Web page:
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Wind Energy Challenged on Harm to Bat Population

GREENBELT, Md. (CN) - In what is thought to be the first suit challenging a green energy project on environmental grounds, a West Virginia wind turbine project is being challenged in Federal Court because it is likely to devastate the area's bat population. "It's a tricky one," the plaintiff's environmental lawyer acknowledged.

The wind power project in Greenbrier County in West Virginian could kill more than 130,000 Indiana bats over the coure of 20 years, say the Animal Welfare Institute and Mountain Communities for Responsible Energy.

The Beech Ridge Energy and Invenergy Wind's plans to erect 124 400-foot-tall wind turbines on 23 miles of forested Appalachian mountain ridgelines.

The plaintiffs' attorney, William Eubanks, said his clients understand that renewable energy is an effective way to mitigate climate change. "But it has started to come to light in the past few years that, especially from the scientists out there, that there are renewable energy projects that are being placed in what they call the wrong locations.

"When you have a project that is in an unsustainable location, then it is time for the scientists and environmental groups to speak out against that."

It is believed to be the first federal lawsuit to challenge a wind energy project on environmental grounds.

"It's a bit of a tricky one," Eubanks said, "because obviously we are very green and pro renewable energy, but this is a project that will have very detrimental impacts on wildlife in the area."

Many bats will die from colliding with the turbines; others will succumb to barotrauma, a condition caused by low-pressure zones near wind turbines that can make bats' lungs hemorrhage, killing them almost instantly, Eubanks.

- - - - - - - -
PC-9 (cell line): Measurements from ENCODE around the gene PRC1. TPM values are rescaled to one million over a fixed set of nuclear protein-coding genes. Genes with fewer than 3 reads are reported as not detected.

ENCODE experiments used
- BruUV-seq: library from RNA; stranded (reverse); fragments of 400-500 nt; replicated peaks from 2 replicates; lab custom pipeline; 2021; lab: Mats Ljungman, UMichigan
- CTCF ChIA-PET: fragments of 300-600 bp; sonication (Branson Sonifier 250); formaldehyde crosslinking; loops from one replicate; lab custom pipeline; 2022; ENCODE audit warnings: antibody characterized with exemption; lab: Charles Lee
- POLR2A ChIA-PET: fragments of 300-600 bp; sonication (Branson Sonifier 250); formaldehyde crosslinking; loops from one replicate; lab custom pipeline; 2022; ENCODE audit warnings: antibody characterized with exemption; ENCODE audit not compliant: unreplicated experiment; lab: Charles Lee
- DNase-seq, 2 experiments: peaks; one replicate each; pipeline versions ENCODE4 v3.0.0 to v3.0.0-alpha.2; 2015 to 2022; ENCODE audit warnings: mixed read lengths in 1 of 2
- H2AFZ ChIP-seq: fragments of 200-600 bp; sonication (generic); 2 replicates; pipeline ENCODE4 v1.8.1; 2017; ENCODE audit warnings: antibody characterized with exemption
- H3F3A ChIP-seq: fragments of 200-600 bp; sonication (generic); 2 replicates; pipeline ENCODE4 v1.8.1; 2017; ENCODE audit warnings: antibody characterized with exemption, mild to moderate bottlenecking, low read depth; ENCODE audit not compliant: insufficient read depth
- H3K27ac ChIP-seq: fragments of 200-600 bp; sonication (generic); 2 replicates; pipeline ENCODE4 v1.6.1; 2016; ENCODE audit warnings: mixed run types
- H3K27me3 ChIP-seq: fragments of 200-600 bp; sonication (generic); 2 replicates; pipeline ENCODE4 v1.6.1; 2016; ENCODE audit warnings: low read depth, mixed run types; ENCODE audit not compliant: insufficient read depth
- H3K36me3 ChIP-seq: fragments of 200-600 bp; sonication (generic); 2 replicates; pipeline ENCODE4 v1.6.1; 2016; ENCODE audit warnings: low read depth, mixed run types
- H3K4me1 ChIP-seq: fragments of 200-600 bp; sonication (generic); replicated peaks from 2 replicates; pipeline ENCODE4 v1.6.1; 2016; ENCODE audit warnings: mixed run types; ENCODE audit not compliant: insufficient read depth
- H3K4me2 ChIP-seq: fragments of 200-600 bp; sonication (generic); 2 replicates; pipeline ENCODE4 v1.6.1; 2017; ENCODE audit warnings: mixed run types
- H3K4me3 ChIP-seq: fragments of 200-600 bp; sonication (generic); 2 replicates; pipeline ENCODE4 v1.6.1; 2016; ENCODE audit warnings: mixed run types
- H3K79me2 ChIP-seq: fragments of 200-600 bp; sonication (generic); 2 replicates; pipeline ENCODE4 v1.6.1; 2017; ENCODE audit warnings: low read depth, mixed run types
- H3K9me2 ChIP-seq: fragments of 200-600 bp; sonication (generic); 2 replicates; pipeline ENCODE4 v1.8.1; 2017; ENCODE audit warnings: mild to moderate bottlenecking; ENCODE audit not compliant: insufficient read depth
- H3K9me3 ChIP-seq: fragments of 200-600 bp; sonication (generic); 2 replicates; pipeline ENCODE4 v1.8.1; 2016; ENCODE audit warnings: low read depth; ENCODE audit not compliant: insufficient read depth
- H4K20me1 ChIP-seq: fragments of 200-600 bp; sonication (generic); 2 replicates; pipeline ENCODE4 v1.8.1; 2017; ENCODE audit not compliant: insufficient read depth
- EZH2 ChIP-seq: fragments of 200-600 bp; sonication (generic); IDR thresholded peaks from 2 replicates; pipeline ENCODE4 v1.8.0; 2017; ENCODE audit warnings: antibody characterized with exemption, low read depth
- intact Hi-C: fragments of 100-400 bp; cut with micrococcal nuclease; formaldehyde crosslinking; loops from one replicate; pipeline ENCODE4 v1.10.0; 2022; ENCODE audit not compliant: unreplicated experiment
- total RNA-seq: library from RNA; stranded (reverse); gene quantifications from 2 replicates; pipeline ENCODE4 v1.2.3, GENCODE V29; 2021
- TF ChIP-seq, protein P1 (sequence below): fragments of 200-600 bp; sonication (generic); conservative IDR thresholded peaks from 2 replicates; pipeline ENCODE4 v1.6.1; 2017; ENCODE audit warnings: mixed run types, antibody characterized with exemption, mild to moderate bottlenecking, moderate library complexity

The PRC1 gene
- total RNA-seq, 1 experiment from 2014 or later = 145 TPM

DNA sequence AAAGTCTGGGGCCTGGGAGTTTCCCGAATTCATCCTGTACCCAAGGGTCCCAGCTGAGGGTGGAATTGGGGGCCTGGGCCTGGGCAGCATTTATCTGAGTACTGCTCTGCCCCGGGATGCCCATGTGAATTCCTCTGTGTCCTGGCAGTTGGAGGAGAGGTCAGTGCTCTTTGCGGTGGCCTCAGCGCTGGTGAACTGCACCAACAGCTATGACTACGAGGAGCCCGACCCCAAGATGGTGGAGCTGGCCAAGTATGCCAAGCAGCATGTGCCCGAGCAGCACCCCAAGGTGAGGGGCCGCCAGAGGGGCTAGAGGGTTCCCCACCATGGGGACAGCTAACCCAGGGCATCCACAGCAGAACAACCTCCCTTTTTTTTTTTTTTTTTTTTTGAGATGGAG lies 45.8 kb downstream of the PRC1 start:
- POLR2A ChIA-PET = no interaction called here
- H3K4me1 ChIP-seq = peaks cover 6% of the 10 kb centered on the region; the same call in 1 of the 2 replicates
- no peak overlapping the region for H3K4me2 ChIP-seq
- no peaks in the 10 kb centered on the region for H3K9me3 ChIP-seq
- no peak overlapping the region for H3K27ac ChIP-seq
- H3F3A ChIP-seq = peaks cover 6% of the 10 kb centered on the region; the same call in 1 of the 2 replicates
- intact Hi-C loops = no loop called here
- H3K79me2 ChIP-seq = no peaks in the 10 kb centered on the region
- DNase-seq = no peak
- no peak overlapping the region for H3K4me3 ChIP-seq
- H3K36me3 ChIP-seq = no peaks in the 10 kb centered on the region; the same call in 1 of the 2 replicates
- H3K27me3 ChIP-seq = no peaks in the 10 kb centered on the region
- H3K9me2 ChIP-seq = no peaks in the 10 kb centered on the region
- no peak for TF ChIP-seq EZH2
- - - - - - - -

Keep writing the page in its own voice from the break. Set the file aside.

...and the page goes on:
Other wind energy facilities in the eastern United States have killed and maimed scores of bats. Without reforms, bat experts say, hundreds of thousands more will be killed in coming years. Bats also are being devastated by a mysterious and spreading disease called white nose syndrome, that kills them by the thousands in their caves.

Bats control insect populations and also serve roles as pollinators.

The plaintiffs say Beech Ridge and Invenergy must apply with the U.S. Fish and Wildlife Service for an incidental take permit. A "take" refers to anytime a bat is killed or harmed. By applying for the permit, the defendants would comply with the Endangered Species Act and allow people and organizations to suggest how the facility could be built in a way that is less harmful to the local environment.

"The company would have to apply with the Fish and Wildlife Service," said Eubanks. "And the Fish and Wildlife Service would review the application and determine what level of impact would occur to the endangered species in the area, which includes the Indiana bat. And the Fish and Wildlife service would work with the company to help them come up with a plan that would minimize the impact on the species as much as possible."

To make the facility safer for the bats, the defendants might place the turbines in designated areas, or run the turbines only at certain times of the day, Eubanks said.

He said some people in the community look favorably on the project. The construction phase would bring jobs to the area. But he is adamant that the project must be as safe and sustainable as possible.

"The people who (support the project) are looking at the short-term implications - bringing jobs for the construction portion of it, which will definitely stimulate the economy. But it will be very short-term. You will get a great upfront benefit for the first six months to a year, while construction happens, but after that, you're left with this project for the next twenty or thirty years which will just devastate the environment."

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